Baseball is more then a bat and ball. It’s a world where you can bring diverse populations together for good ole competitive fun, and excitement.
- Corey James, 03.08.2017

 
Posted By Dr. Stan, the Stats Man

Two Major League Baseball batting records were in play on Saturday, August 27th. As a side note this was the date 49 years ago that I married my lovely wife, Tara. Since I do not know the record for the longest marriage, I will return to something I do know about: baseball records. The two players connected with these records are the Yankee rookie catcher Gary Sanchez and the Red Sox veteran second baseman Dustin Pedroia. Wouldn’t you know it the 2 players come from the 2 teams that have always been bitter rivals. Pedroia entered Saturday’s games with 11 consecutive hits in 11 at-bats while Sanchez entered Saturday with 10 home runs in 22 games this season.

Pedroia started his hitting streak on Thursday when in his last three at-bats against the Rays he had 3 hits. He followed that performance on Friday against KC with a 4-for-4 game and a walk. Going into Saturday’s game against KC he had a steak of seven straight hits in seven at-bats and a streak of eight times reaching base successfully in eight plate appearances. In his first four plate appearances on Saturday he got four more hits which extended his hitting streak to 11 hits in 11 at-bats and his on-base streak to 12 in 12 plate appearances. However, both streaks ended when he bounced into a double play in his last at-bat on Saturday. The last player to have 11 consecutive hits in 11 at-bats was the Yankee Bernie Williams who accomplished this streak in 2012. The Major League record for most consecutive at–bats with a hit is 12 and is shared by Johnny King (1902 Cubs), Pinky Higgins (1938 Red Sox) and Walt Dropo (1952 Tigers). The modern era Major League record for most consecutive times reaching base successfully is 16 held by a Red Sox player you might have heard of named Ted Williams in 1957. The breakdown of his 16 successes include 2 singles, 4 home runs, 9 walks and 1 HBP. The all-time record is 17 held by Frank Ward in 1893.

In Chapter 16 of my book “Sandlot Stats: Learning Baseball with Statistics,” I presented two mathematical formulas, one developed by Michael Freiman and the other developed by me, which use any player’s batting statistics to assign a probability of that player duplicating any batting streak. The mathematics used comes from the area of mathematics called probability. If interested, please read my Chapter 16 to see what these two formulas look like and the logic used to develop them.

Using my formula, the probability of Pedroia having 11 hits in 11 at-bats was .0012 (this equates to 12 times in 10,000 seasons); his probability of having 12 hits in 12 at-bats was .0004 (this equates to 4 times in 10,000 seasons. The probability of Pedroia reaching base 12 times in 12 plate appearances was .0033 (this equates to 33 times in 10,000 seasons); the probability of Pedroia reaching base 16 times in 16 plate appearances was .0001 (this equates to 1 time in 10,000 seasons).

How does this compare to the actual record-holders? Walt Dropo’s probability of setting his record of 12 consecutive hits in 12 at-bats was .0001 (this equates to 1 time in 10,000 seasons); while Pinky Higgins’s probability of 12 hits in 12 at-bats was .0002 (this equates to 2 in 10,000 seasons). Ted Williams’ probability of his record of reaching base 16 consecutive times was .0083 (this equates to 83 times in 10,000 seasons). The very small probabilities associated with all the record holders achieving their records shows that chance and luck is a very big factor in attaining these records. The year Walt Dropo set his record his batting average was a very mediocre .279.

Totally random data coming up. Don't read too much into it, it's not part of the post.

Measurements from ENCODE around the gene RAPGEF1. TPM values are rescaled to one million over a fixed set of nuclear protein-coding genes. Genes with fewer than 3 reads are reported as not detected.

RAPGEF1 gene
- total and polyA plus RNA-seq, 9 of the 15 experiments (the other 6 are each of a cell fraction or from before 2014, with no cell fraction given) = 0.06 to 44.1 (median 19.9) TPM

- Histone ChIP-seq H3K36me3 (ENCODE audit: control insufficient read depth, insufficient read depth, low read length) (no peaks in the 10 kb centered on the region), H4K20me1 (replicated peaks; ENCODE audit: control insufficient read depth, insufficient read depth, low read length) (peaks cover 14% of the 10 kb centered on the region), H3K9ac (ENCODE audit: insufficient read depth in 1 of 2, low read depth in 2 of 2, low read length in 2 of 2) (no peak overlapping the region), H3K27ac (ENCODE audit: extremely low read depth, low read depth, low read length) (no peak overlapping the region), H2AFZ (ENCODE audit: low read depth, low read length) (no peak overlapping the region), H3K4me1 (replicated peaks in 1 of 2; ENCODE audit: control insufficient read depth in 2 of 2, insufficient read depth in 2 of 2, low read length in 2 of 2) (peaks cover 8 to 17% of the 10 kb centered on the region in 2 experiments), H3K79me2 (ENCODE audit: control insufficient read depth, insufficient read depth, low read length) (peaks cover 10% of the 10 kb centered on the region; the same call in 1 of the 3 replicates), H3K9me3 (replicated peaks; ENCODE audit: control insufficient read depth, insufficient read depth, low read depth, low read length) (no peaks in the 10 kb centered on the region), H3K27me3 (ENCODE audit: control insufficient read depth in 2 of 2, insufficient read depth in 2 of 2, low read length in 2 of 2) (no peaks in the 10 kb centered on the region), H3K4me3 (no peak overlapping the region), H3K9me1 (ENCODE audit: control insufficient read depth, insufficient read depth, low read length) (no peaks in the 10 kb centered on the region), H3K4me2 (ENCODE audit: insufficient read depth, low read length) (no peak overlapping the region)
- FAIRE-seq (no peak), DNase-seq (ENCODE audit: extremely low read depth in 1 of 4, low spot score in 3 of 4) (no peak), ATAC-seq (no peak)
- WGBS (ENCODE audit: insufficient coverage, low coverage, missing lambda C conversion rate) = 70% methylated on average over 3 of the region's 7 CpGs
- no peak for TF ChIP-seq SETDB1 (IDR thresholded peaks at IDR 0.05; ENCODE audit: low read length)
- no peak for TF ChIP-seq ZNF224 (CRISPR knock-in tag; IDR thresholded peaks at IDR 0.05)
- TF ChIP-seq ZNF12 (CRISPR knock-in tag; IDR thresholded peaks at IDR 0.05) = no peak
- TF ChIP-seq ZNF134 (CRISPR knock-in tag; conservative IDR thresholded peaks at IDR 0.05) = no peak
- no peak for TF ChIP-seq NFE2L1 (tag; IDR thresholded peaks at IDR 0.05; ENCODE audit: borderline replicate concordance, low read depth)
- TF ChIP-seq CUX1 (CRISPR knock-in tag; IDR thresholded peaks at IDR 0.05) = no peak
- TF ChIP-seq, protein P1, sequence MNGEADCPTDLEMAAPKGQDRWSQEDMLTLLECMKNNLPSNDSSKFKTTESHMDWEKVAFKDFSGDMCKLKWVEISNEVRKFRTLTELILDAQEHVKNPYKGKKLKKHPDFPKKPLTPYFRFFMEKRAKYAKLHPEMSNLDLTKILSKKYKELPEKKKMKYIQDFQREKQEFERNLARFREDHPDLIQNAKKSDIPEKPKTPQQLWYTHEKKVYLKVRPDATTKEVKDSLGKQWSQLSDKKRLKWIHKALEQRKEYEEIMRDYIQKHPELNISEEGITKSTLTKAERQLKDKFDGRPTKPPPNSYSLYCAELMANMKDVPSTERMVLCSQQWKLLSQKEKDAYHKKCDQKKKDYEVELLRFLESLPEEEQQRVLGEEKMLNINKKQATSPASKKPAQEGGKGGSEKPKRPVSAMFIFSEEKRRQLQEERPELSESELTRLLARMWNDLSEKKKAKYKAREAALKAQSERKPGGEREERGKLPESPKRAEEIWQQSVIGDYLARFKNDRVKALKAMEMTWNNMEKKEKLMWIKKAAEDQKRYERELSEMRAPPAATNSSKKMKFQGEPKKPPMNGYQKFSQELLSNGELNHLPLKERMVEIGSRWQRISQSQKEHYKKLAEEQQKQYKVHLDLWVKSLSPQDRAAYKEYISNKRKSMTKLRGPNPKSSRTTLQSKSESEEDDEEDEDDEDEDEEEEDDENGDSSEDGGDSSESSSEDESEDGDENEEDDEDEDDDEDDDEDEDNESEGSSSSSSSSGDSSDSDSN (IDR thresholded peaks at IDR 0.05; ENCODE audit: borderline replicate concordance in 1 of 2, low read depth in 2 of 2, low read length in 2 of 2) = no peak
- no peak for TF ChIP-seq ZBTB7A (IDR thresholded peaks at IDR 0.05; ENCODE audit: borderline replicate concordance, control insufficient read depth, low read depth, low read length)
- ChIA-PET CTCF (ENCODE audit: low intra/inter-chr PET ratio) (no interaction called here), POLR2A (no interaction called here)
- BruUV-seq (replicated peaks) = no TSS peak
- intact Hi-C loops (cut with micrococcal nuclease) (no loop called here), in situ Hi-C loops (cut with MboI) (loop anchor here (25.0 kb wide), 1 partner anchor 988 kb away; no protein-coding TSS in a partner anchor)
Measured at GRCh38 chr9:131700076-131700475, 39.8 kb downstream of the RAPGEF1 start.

As for Gary Sanchez, with his home run Saturday against the Baltimore Orioles, he became the fastest player to reach 11 career home runs, doing so in just 23 games. My next blog will discuss all the other batting records approached by Sanchez in his rookie year.


 
Posted By Dr. Stan, the Stats Man

The last Yankee dynasty which began in 1996 was triggered by the young players’ rookie Derek Jeter, second-year pitcher Andy Pettitte and second-year pitcher Mariano Rivera. Soon afterwards Jorge Posada joined the other three and the four became known as the “Core Four.” Beginning in 1996 and ending in 2007 the Yankees made the playoffs every year and were 4-time World Series Champions.

What a weekend August 12-14 was in Yankee-Land. On August 12 the Yankees celebrated A-Rod’s last Yankee game, on August 13 the Yankees celebrated the 20th anniversary of their 1996 World Series Championship team and on August 14 the Yankees honored Mariano Rivera by adding his plaque to Monument Park.

With A-Rod unconditionally released on Friday, the Yankees on Saturday brought up from their Triple A farm team Tyler Austin and Aaron Judge. Both players in their first at bats on Saturday powered back-to-back home runs. The feat of two players hitting back to back home runs in their first at bats in the majors had never been done before in the history of baseball. Austin’s home run was to right field and just cleared the 314-foot sign, whereas; Judge’s home run traveled 457 feet and tied for the fourth longest home run ever hit at Yankee Stadium. In that same game home runs were also hit by Didi Gregorius, Starlin Castro and Aaron Hicks. Manager Girardi has stated Aaron Judge will be their permanent right fielder and it is clear that Gary Sanchez is their catcher of the future. All of the above mentioned players are under the age of 27 or as Yankee broadcaster John Sterling put it, the “Baby Bombers” have arrived.